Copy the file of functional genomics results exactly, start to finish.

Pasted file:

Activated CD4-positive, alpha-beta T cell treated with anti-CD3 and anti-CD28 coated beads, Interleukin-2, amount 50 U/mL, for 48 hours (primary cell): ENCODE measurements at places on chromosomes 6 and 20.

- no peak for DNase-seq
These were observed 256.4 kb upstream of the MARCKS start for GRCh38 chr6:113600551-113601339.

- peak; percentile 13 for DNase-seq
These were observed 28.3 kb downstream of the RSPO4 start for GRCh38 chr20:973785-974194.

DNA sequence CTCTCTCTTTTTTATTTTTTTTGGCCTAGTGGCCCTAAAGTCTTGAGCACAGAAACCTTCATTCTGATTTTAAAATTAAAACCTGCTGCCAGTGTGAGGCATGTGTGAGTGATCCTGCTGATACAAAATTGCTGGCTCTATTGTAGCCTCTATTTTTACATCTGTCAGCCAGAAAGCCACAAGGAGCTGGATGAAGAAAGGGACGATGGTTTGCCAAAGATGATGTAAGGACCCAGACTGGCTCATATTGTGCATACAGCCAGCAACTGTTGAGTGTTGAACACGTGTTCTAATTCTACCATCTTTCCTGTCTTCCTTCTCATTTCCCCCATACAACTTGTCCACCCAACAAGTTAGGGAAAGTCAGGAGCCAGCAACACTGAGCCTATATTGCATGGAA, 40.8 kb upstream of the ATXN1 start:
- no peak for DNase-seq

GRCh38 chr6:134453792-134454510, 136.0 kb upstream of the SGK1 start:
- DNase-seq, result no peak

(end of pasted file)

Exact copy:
Activated CD4-positive, alpha-beta T cell treated with anti-CD3 and anti-CD28 coated beads, Interleukin-2, amount 50 U/mL, for 48 hours (primary cell): ENCODE measurements at places on chromosomes 6 and 20.

- no peak for DNase-seq
These were observed 256.4 kb upstream of the MARCKS start for GRCh38 chr6:113600551-113601339.

- peak; percentile 13 for DNase-seq
These were observed 28.3 kb downstream of the RSPO4 start for GRCh38 chr20:973785-974194.

DNA sequence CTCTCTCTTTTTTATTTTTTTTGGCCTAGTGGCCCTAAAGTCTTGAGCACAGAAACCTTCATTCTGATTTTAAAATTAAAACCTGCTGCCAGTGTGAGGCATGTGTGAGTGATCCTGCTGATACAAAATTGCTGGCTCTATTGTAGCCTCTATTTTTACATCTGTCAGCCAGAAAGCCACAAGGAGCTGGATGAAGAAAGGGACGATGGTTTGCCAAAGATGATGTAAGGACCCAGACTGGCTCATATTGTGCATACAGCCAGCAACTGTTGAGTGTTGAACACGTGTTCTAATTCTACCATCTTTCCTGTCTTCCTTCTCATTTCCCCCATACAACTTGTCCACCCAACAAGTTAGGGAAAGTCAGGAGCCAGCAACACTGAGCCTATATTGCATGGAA, 40.8 kb upstream of the ATXN1 start:
- no peak for DNase-seq

GRCh38 chr6:134453792-134454510, 136.0 kb upstream of the SGK1 start:
- DNase-seq, result no peak